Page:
John Scopes was arrested and charged on May 7. Town officials in Dayton began preparing for the trial, hoping it would attract positive publicity for their city, which was struggling economically. Anticipating that national media would be covering the trial, they retrofitted the courtroom with radio microphones, telephone and telegraph wiring and movie camera platforms. They built a platform on the courthouse lawn where speakers could address the public and turned six blocks of the main street into a pedestrian mall. The city fathers got their wish—on July 10, the day the trial began, journalists from all over the country flooded into Dayton, along with tourists from out of town and lookers-on from the countryside.
For the Prosecution: William Jennings Bryan
William Jennings Bryan, quite possibly the most famous lawyer in the country at that time, agreed to serve as special counsel for the prosecution in the Scopes trial. Bryan had run for president three times on the Democratic ticket, had served as Secretary of State under President Woodrow Wilson and was a lifelong Presbyterian. Beginning in 1921, he had made quite a name for himself in anti-evolution circles, traveling around the country delivering speeches titled “The Menace of Darwinism” and “The Bible and Its Enemies.” The rest of the prosecutorial team included Tom Stewart, the district attorney for the 18th Circuit Court, and attorneys Ben B. McKenzie and Herbert and Sue K. Hicks.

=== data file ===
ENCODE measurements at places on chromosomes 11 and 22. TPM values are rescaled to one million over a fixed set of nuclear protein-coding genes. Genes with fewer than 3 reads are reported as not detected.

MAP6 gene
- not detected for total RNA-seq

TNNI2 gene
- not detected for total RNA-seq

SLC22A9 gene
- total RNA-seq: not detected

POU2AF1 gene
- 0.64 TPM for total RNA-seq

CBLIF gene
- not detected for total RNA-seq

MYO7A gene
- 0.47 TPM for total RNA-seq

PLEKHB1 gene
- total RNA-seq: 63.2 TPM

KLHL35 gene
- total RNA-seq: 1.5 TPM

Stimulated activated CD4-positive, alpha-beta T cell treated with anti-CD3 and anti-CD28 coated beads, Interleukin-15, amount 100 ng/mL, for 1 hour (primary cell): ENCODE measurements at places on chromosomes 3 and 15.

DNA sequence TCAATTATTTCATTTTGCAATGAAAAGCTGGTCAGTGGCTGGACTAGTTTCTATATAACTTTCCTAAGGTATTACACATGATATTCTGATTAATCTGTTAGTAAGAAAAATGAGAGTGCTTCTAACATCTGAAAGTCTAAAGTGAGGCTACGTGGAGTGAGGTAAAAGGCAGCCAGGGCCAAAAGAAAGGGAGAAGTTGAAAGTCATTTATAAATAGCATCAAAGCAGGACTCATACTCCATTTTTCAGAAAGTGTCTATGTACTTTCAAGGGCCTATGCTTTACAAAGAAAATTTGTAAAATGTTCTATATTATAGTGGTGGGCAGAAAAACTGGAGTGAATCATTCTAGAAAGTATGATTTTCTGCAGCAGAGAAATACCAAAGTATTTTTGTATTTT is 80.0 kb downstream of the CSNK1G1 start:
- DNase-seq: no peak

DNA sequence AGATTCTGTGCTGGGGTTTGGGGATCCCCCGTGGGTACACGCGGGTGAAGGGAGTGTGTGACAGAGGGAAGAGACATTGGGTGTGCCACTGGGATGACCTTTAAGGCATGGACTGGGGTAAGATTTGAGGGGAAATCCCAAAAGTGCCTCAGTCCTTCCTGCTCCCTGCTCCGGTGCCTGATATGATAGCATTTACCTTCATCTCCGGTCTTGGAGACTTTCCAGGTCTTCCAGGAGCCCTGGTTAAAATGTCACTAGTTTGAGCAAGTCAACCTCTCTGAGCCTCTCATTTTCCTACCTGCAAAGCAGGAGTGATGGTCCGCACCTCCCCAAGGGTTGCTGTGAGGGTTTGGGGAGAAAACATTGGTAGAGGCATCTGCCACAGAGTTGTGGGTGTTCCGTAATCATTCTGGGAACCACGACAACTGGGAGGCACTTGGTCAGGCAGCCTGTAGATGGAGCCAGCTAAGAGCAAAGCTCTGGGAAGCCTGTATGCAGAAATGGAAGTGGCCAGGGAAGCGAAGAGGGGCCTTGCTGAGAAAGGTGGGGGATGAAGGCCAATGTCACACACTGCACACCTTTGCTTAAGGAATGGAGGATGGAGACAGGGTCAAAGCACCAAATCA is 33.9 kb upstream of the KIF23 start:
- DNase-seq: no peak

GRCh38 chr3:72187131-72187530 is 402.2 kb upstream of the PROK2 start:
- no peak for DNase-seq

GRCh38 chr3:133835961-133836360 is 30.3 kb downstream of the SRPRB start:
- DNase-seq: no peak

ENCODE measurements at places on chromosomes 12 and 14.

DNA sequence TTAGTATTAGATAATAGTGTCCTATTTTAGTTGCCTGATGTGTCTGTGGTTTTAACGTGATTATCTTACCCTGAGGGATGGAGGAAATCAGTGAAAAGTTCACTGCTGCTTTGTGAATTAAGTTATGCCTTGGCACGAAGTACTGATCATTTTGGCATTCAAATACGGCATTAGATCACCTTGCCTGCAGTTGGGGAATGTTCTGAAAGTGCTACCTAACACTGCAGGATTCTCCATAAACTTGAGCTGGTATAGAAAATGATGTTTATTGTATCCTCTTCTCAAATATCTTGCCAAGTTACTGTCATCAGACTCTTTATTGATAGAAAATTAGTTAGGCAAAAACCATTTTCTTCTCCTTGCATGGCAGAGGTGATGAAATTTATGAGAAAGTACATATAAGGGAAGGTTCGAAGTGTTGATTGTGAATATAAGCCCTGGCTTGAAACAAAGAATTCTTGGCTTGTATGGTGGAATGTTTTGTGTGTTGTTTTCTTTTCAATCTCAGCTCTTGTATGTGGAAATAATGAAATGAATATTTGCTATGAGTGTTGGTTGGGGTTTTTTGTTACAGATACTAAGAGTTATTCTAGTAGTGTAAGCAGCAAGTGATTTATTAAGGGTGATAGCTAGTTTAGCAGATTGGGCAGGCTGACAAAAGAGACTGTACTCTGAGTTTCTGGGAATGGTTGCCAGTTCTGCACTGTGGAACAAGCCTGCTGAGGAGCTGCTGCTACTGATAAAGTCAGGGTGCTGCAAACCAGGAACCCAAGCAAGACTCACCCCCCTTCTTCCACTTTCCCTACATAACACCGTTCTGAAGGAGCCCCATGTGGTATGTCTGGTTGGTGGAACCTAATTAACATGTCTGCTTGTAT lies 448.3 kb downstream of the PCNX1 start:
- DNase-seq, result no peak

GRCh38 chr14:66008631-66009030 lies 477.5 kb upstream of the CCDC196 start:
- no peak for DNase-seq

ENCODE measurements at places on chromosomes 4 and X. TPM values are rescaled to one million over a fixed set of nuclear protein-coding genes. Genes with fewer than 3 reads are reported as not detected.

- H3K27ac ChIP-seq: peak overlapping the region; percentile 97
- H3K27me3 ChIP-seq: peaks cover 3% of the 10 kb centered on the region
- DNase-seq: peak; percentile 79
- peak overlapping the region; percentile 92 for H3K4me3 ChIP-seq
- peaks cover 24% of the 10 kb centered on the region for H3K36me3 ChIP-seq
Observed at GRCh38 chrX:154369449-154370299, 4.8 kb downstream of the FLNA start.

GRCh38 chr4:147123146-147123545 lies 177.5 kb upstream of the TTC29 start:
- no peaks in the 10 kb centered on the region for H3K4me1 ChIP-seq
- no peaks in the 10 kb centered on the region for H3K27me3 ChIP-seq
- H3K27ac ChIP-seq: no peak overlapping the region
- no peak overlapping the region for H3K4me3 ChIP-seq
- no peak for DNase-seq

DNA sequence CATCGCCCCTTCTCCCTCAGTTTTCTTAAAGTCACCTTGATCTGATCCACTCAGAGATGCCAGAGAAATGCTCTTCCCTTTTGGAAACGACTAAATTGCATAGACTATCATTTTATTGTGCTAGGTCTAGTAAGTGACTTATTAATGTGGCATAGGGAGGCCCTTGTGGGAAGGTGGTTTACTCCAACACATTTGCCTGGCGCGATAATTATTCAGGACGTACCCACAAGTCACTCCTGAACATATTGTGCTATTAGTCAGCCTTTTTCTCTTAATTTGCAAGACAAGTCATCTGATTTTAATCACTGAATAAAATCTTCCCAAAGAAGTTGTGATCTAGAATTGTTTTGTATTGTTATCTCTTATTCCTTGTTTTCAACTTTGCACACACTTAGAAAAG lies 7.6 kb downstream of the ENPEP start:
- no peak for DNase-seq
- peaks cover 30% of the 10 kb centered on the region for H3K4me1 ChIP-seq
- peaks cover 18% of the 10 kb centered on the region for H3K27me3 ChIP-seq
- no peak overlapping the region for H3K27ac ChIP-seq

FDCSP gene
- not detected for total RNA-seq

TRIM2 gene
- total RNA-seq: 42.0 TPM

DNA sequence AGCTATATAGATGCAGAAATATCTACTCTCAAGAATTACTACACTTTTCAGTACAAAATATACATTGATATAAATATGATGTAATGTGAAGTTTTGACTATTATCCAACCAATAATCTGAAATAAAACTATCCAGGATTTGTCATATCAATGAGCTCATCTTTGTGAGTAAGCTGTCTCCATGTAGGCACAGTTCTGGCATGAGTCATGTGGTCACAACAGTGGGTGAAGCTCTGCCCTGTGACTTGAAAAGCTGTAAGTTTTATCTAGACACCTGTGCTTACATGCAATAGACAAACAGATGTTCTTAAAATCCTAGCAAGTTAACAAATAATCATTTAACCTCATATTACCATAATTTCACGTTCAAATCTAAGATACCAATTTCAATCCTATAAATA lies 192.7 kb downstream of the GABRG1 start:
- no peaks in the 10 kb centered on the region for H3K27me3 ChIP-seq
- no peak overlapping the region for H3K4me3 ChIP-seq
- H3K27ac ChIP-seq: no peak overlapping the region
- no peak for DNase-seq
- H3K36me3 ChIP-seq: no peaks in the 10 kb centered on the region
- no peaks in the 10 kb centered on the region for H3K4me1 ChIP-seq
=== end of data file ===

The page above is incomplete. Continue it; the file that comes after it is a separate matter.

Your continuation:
The prosecution’s argument was straightforward: John Scopes had violated the state’s law by teaching his students the theory of evolution.
For the Defense: Clarence Darrow
To counter Bryan, the defense team called upon Clarence Darrow, a well-known criminal defense lawyer and member of the ACLU and an agnostic. He declined at first because he was concerned the trial would turn into a media circus, but he soon realized that would happen with or without him, and he felt an obligation to argue against the Tennessee statute.
Besides Darrow, the defense team included his law partner W. O. Thompson, F. B. McElwee, ACLU general counsel Arthur Garfield Hays, Dudley Field Malone, a lawyer who had worked at the State Department, and biblical authority Charles Francis Potter, a Modernist Unitarian preacher. The defense intended to argue that the Tennessee law was unconstitutional.